President Trump’s decision yesterday to effectively block Broadcom’s $117 billion proposed takeover of Qualcomm on national security grounds confirmed what had become increasingly apparent in recent days – that the US authorities had taken a dim view of the deal and the prospect of a foreign company buying America’s undoubted leader in wireless technology.

On Sunday the Committee on Foreign Investment in the US (CFIUS) wrote to both companies to raise concerns over the offer on grounds of national security. That followed another CFIUS letter last week, again to both companies, which questioned what a deal might mean for Qualcomm’s position in the development of 5G technology.

Any weakening of that position, the letter explained, might leave Chinese tech giants such as Huawei to take the lead on standardisation in the next iteration of mobile technology.

The size of the deal (it would have been the largest ever tech tie-up if it had gone through) and the high profile of both companies, ensured that yesterday’s announcement garnered plenty of media coverage.

It is rare for a President to step in to block a deal in this manner, but it’s not unprecedented. In 2016 President Obama effectively killed the proposed takeover of German chipmaker Aixtron by Chinese company Fujian (credit to Ropes & Gray’s Matthew Rizzolo who highlighted the Obama executive order in a LinkedIn post).

What makes Trump’s action surprising, however, is that Broadcom is not a Chinese company — it’s headquartered in Singapore — and in fact is in the process of redomiciling to the US. The company’s CEO even met with Trump last year at the White House and the President used it as an opportunity to trumpet Broadcom’s proposed move to the US.

In IP terms there’s a complex web of implications that Trump’s order throws up. For one thing, it is only going to become harder for foreign tech companies — not just Chinese — to acquire US technology businesses as the White House appears receptive to any argument around the diminution of American corporate might.

Huawei’s efforts to penetrate the US market have been hampered for several years because of concerns over its possible ties to the Chinese government. The frosty reception it has received from US legislators only looks set to grow.

One way around the block on US acquisition could be pursuing organic growth with foreign companies focusing on hiring US tech talent as well as acquiring US patents to give them freedom to operate. The latter is something that Xiaomi has been heavily focused on as it has eyed a possible US launch, picking up a large portfolio in 2016 from Microsoft.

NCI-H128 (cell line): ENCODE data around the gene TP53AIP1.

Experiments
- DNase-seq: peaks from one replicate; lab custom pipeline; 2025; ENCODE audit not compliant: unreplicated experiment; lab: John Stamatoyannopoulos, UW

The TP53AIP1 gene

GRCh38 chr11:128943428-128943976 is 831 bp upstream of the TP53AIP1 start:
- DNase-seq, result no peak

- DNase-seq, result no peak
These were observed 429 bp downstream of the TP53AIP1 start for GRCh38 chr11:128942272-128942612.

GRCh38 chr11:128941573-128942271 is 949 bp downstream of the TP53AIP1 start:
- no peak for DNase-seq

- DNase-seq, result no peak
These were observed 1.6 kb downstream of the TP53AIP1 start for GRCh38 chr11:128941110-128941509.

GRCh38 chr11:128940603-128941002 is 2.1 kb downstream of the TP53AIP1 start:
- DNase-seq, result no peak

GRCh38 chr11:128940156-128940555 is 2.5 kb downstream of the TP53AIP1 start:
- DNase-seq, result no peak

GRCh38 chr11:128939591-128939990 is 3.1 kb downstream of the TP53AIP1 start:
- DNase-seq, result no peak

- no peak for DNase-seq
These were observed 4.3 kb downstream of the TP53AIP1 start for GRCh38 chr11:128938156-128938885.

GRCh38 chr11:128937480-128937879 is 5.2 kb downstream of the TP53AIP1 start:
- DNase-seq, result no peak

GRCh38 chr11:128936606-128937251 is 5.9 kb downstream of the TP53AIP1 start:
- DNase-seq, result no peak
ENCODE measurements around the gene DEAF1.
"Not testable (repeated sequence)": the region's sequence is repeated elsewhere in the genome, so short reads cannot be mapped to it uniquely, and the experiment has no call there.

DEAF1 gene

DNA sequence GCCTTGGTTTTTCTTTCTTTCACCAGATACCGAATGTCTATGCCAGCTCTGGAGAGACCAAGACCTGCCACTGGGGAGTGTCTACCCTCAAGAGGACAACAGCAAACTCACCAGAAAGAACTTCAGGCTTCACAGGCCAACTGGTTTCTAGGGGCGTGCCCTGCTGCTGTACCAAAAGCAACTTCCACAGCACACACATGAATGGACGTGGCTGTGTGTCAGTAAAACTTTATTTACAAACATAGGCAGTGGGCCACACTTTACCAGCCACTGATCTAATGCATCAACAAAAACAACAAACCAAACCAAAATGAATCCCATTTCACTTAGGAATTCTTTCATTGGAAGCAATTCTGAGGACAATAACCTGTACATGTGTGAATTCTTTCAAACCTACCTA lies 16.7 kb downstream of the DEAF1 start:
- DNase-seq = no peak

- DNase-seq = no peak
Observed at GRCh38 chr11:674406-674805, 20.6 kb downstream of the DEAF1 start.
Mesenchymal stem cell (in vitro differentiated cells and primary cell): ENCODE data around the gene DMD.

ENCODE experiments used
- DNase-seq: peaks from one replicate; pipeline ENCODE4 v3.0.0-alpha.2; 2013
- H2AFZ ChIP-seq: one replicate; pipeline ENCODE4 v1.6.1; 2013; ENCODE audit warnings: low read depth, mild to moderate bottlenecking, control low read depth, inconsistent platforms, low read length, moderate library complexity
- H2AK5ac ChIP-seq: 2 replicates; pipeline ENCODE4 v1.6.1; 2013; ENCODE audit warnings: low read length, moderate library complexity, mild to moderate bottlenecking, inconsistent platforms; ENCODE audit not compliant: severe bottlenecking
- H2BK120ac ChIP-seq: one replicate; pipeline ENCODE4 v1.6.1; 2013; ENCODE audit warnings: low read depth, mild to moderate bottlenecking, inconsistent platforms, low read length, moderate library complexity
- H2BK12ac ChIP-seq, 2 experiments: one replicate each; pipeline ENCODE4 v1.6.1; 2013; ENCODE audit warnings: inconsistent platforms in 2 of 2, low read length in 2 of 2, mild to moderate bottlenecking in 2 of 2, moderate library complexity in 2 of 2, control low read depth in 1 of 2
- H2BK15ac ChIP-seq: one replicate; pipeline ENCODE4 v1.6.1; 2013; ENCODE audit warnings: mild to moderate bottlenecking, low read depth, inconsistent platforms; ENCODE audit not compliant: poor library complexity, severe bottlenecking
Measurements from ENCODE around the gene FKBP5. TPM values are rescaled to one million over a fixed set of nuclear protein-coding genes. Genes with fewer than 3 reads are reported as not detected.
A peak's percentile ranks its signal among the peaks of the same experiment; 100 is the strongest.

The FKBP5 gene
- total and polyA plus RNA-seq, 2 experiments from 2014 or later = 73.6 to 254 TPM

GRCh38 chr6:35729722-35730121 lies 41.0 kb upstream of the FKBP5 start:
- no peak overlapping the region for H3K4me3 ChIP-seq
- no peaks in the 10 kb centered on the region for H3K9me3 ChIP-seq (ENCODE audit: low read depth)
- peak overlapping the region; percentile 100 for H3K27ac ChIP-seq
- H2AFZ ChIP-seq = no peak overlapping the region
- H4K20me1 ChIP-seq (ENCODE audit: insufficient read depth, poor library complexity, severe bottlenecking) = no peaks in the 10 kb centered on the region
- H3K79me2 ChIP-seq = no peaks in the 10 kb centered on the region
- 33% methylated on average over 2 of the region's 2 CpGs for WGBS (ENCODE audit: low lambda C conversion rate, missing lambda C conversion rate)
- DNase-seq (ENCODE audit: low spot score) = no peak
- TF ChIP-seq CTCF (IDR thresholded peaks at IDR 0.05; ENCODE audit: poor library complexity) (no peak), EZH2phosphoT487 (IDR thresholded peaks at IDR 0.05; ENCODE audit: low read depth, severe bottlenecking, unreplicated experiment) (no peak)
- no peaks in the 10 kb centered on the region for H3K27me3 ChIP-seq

It is also ironic that the US is blocking a takeover of Qualcomm out of fears for what it might mean for Chinese leadership in mobile, just when the San Diego based business is increasingly dependent on the Chinese market. Since it was reprimanded in early 2015 by the local authorities over its licensing practices, Qualcomm has put in place a series of technology and licensing deals with a string of China’s leading device makers.

More recently, it has announced the launch of the 5G Pioneer Initiative with Lenovo, Oppo, ZTE, Vivo, Xiaomi and Wingtech to develop advanced mobile devices. In an infographic that it recently filed with the SEC, Broadcom even highlighted Qualcomm’s growing ties to the world’s most populous country declaring that it is “time to set the record straight about Qualcomm’s business relationships in China”.

The company’s prospects in the largest Asian market have grown brighter just as its relations with its most important customer, Apple, have soured considerably over the chip giant’s licensing practices. The pair have now been in a bitter, global litigation battle for over a year.

In announcing its 2017 results Qualcomm made clear just how big an impact that dispute is having on its financial performance, with revenues for its licensing arm forecast to be between 40% and 49% down year-on-year in the current quarter as Apple continues to withhold licensing payments.

The chip manufacturer has also been in dispute with another recalcitrant licensee which the Wall Street Journal reported last week is Huawei and revealed that the two companies were close to reaching an agreement.

Any resolution of that dispute would leave Apple as the main holdout, arguably posing the greatest risk to the ongoing health of Qualcomm’s profit-driving licensing business. If President Trump wants to go a step further in protecting America’s 5G leader then might he put in a call to Apple’s new Silicon Valley HQ to encourage the iPhone giant to settle the epic patent battle? Now that would be unprecedented.